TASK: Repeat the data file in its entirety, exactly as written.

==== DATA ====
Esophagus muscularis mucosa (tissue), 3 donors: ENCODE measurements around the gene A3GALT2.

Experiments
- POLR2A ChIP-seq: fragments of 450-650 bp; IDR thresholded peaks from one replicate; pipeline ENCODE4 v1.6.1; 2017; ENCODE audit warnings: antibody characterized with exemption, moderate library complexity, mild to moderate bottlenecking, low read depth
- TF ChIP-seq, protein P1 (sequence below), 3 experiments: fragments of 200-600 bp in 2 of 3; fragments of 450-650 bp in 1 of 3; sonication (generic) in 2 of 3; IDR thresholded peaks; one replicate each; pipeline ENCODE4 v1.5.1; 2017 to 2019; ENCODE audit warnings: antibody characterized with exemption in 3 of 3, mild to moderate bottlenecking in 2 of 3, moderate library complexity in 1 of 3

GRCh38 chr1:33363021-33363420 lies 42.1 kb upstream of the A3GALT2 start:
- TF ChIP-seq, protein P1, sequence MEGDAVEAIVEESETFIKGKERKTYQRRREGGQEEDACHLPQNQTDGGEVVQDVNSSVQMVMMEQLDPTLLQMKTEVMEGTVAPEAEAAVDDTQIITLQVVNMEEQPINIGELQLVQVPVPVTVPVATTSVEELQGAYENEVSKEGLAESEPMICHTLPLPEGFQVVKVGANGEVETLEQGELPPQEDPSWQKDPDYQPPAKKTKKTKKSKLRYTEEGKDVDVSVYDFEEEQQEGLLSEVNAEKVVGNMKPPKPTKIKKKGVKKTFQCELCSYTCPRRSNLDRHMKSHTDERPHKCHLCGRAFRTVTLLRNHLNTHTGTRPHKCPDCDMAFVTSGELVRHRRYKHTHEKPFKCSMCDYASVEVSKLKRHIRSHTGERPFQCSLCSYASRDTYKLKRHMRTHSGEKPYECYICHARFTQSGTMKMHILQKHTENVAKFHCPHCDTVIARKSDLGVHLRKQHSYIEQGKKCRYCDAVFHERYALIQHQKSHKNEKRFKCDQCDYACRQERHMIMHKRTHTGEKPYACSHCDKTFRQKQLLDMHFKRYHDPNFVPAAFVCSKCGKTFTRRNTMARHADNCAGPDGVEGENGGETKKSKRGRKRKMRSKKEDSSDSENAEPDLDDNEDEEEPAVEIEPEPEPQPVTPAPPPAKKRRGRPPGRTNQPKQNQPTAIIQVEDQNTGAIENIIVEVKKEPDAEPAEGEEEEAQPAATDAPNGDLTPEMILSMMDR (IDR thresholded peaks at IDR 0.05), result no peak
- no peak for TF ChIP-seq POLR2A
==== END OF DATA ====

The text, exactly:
Esophagus muscularis mucosa (tissue), 3 donors: ENCODE measurements around the gene A3GALT2.

Experiments
- POLR2A ChIP-seq: fragments of 450-650 bp; IDR thresholded peaks from one replicate; pipeline ENCODE4 v1.6.1; 2017; ENCODE audit warnings: antibody characterized with exemption, moderate library complexity, mild to moderate bottlenecking, low read depth
- TF ChIP-seq, protein P1 (sequence below), 3 experiments: fragments of 200-600 bp in 2 of 3; fragments of 450-650 bp in 1 of 3; sonication (generic) in 2 of 3; IDR thresholded peaks; one replicate each; pipeline ENCODE4 v1.5.1; 2017 to 2019; ENCODE audit warnings: antibody characterized with exemption in 3 of 3, mild to moderate bottlenecking in 2 of 3, moderate library complexity in 1 of 3

GRCh38 chr1:33363021-33363420 lies 42.1 kb upstream of the A3GALT2 start:
- TF ChIP-seq, protein P1, sequence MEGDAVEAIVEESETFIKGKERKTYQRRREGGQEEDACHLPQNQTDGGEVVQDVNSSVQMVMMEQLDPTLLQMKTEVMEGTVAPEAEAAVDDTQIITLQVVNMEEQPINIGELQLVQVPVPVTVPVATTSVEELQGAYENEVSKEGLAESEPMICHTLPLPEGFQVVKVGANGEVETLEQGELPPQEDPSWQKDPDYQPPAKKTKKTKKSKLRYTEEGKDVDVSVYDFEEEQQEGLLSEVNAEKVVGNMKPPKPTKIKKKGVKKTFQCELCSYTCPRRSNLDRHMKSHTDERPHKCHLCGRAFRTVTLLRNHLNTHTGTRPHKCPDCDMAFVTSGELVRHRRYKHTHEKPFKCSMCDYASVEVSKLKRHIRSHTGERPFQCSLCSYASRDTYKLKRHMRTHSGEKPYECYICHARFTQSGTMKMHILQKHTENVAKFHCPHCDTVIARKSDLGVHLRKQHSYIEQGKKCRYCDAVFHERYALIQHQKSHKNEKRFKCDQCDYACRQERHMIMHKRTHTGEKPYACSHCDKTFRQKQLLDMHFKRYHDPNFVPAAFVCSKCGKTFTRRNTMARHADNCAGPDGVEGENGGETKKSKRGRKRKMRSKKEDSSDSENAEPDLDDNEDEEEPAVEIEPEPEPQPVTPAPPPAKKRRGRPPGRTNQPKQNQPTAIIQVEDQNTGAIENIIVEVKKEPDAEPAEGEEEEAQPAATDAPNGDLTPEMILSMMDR (IDR thresholded peaks at IDR 0.05), result no peak
- no peak for TF ChIP-seq POLR2A